The poetry of the world war of 1914-18 which is now regarded as the most significant is that produced by Wilfred Owen, Siegfried Sassoon and, to a lesser degree, Edmund Blunden, Ivor Gurney and Isaac Rosenberg. All produced poems that, by focusing on specific incidents from the war and voicing anger or bitterness at the colossal waste of life they witnessed, revitalised earlier poetic forms at the same time as making powerful personal statements.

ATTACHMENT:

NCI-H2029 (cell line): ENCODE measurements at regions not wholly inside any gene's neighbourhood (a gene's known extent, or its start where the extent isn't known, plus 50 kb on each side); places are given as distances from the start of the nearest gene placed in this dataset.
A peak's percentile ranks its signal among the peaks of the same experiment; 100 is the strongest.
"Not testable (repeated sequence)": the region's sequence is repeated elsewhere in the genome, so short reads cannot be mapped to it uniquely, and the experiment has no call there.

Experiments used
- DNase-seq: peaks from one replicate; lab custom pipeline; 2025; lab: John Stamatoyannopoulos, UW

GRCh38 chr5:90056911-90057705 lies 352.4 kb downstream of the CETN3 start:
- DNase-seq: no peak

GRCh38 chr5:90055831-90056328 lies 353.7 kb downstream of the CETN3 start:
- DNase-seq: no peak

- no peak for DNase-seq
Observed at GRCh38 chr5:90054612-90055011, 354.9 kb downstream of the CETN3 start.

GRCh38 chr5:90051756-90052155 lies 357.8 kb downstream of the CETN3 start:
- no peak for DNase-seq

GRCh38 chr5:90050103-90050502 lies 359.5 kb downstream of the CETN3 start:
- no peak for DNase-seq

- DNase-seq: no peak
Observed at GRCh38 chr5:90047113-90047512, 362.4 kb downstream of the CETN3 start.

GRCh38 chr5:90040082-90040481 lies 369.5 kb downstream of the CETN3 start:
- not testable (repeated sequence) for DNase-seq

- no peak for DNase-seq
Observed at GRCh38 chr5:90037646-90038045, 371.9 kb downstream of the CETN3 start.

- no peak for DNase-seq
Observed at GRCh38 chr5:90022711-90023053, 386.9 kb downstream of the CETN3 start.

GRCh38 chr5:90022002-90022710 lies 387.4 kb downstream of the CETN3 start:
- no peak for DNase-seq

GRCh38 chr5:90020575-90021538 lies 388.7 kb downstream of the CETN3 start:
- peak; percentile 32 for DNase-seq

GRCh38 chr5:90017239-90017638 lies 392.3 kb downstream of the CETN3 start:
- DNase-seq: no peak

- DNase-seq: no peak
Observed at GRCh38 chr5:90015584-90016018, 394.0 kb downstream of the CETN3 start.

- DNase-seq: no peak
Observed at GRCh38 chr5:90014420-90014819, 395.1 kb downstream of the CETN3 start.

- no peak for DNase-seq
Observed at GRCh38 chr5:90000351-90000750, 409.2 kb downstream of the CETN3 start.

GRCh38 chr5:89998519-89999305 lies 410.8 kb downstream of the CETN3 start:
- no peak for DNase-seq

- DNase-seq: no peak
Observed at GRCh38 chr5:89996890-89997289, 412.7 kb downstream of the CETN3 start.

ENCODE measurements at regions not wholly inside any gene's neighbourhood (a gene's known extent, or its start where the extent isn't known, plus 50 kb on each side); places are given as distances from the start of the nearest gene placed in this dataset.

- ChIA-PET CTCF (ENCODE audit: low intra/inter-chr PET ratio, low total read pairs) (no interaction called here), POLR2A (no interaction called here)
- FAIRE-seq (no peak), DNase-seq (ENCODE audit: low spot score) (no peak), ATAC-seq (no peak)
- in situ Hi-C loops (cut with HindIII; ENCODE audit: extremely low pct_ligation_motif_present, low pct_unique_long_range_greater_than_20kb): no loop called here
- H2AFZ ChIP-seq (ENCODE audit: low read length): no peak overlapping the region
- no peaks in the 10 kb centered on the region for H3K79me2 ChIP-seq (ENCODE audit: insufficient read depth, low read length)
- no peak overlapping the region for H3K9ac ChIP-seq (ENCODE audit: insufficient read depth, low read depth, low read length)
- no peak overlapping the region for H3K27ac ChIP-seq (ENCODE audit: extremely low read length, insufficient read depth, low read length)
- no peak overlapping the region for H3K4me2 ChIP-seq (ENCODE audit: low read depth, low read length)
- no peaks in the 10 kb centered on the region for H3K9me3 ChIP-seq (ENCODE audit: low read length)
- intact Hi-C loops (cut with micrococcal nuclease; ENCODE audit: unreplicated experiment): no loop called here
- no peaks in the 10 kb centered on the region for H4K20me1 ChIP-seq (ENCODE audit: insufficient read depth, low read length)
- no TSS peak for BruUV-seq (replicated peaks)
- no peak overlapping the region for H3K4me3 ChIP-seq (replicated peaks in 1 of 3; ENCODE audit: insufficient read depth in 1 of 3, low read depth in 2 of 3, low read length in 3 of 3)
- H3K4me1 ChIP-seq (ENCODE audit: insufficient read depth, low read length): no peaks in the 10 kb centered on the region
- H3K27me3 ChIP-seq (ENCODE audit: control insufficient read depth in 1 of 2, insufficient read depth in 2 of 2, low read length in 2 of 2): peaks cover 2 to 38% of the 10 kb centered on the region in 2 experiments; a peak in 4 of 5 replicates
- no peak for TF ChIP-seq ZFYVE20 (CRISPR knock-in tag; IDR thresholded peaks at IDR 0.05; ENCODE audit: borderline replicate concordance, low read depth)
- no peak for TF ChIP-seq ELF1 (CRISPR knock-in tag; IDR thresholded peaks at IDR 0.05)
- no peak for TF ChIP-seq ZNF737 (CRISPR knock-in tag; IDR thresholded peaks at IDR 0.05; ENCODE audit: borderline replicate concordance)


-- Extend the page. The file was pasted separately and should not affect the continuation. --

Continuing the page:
Siegfried Sassoon (1886-1967) had written poetry before the war, largely in the pastoral-realist style of the Georgian poetry anthologies, but the war gave his writing a far stronger individual tone, marked by a combination of unflinching description of detailed individual events and …
Citation: Sillars, Stuart. "British Poetry of World War I". The Literary Encyclopedia. First published 09 September 2008 [https://www.litencyc.com/php/stopics.php?rec=true&UID=5542, accessed 30 March 2023.]